Should you send a thank you letter after YOUR interview?
Not sending a thank–you letter is one of the mistakes applicants make that was highlighted by CMOs at the FlipMyFunnel conference in Boston.
Wouldn’t it be great if you had a chance to find out from interviewers themselves whether a thank-you email would be appreciated and what questions you would be expected to ask?
At the FlipMyFunnel conference on August 11 in Boston, attendees had exactly that opportunity during the “How to become the CMO of the future” session! The panel, moderated by Katie Martell, partner at Edison Partners, included Brian Kardon, CMO at Fuze, Shelley Eleby, CMO at Clearpool Group, and Claudine Bianchi, CMO at ClickSoftware.
Evidently, these CMOs have built and grown numerous marketing teams, so the discussion quickly turned to how they interview and hire their team members and what they look for in a candidate. Here are some take-aways that will help you prepare for and land a marketing, communications or any other job:
1. Research the company and industry. Prepare questions.
One of the red flags for Claudine Bianchi is if the candidates does not ask any questions. She remarks that successful applicants ask “thoughtful questions” that demonstrate that they have read the company’s website, blog, and other company resources. As a candidate you need to talk about what makes the company different from the competition, what aspects of the business you are excited about, and why you would be absolutely happy to join the team.
2. Follow up with a thank-you note.
Katie Martell lamented about the lack of follow-up: “We’ve spent an hour together. You don’t have anything to say?” So follow up with a thank-you email with your reflections on why you think you are a great fit for this role and on the topics discussed during the interview. Applicants used to send hand-written thank-you cards, now there is often not even an email…This is your chance to stand out!
3. Demonstrate superb communication skills.
Brian Kardon is looking for candidates with good communication skills. He checks that by questioning candidates on something he doesn't know much about but that they know very well, such as their hobby. He then pays close attention to the candidates’ ability to explain something new and unknown to him.
4. Tell a story and give examples of how you work.
The panel agreed on the value of telling a story when giving examples of your work: How did you collaborate with sales? Who did you talk to? How did you persuade your team to embark on this project? Give examples of your work that demonstrate your initiative and leadership and share the metrics.
5. Talk about your failures as lessons.
Honesty is one of the traits Brian looks for in candidates. Often at work, we only speak about how well we did something, hiding mistakes, which is unrealistic. We all make mistakes. Talk about what did not work, how you recovered from it and what you learned in the process. Are you talking about a mistake as a learning experience or as a failure? Your attitude towards mistakes will highlight your optimism and ability to recover from failures.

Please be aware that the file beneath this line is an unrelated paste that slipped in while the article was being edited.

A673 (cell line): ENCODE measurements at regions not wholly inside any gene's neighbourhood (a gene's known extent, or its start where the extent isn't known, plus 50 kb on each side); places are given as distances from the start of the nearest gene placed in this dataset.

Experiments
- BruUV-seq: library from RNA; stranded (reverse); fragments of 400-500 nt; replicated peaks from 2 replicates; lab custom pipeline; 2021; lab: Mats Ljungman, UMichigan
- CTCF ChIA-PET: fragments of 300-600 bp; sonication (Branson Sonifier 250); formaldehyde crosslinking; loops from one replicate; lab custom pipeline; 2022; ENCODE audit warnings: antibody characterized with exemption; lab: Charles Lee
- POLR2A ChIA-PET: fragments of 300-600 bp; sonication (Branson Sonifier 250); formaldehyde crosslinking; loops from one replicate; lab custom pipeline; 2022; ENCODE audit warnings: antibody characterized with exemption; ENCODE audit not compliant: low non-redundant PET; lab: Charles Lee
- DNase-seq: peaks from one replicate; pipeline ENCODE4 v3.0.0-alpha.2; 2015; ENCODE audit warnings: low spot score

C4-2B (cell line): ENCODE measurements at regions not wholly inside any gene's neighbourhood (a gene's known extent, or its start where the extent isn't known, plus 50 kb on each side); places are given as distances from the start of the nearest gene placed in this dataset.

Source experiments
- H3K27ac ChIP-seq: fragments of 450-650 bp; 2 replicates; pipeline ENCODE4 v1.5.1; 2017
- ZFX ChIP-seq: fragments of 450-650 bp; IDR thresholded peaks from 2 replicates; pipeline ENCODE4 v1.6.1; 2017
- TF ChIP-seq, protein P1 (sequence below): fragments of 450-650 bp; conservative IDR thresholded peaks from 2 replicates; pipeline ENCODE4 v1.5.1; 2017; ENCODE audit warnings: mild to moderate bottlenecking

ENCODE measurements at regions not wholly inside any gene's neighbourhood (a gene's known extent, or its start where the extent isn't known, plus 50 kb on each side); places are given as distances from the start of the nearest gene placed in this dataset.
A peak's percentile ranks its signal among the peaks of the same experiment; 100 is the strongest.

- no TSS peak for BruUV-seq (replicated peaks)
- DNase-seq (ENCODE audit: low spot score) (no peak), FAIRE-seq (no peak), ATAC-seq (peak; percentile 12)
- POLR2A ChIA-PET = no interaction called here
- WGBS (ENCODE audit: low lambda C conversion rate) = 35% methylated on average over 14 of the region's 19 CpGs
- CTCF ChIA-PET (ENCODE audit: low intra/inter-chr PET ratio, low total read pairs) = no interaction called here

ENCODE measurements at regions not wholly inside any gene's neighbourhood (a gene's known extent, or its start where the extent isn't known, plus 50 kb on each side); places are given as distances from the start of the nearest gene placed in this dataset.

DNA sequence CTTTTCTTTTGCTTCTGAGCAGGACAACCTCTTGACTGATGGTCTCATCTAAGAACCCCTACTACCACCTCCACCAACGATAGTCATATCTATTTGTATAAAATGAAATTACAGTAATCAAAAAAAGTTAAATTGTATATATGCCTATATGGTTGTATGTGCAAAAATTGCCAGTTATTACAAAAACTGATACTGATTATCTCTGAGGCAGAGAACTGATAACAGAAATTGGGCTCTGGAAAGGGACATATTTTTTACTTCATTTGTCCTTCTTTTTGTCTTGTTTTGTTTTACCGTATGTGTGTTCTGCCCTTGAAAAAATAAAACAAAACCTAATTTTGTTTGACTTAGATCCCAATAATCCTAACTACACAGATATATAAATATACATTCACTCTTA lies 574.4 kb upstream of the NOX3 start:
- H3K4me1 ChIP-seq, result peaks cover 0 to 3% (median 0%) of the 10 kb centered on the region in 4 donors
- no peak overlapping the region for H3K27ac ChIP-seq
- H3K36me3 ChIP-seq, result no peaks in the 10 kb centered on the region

6. Demonstrate your passion and skills.
Both are important. Shelley Eleby also noted that you should like your job since you are going to work there every day and it is an important part of your life.
How to become the CMO of the Future?
The panel discussed how to be successful in your role as a CMO and how to prepare to become the CMO of the Future:
Partnering with sales, CFO, and board members
One of the questions from the audience was from a CMO a few weeks into her role who needed to present her 30-60-90 day plan to the board. She asked for advice on working with the board. “Board meeting should not be the world-premiere of your plan,” Brian replied. He recommended making connections with some of the board members to get their feedback in advance of the board meeting and also to have some “friends in the room”. The other suggestion was to ask the board members to introduce you to CMOs of other companies in their portfolio or become a member of the professional local CMO clubs and associations to get advice from your peers. To get a better understanding of your company and industry, speak with customers (the board will like you more for doing so), listen in on the tech support calls and sit in on sales demos.
The common thread throughout most of the presentations at the conference was the need to partner with sales: How often do you speak with your sales team? When was the last time you took a sales rep out? Do you know what the sales teams are currently working on?
Brian also shared how befriending a CFO could be helpful for a marketer. Sometimes he runs his proposal by the CFO first, before presenting it to the CEO, to get feedback and backing.
CMO – the future CEO?
Claudine spoke about the trend of CMOs becoming CEOs. She mentioned how she is preparing to play a bigger role within the company by learning about finances and legal matters.
Hopefully you are now inspired to take the next bold step in your career! Check out our Job Seeker’s guide for more tips on the job search.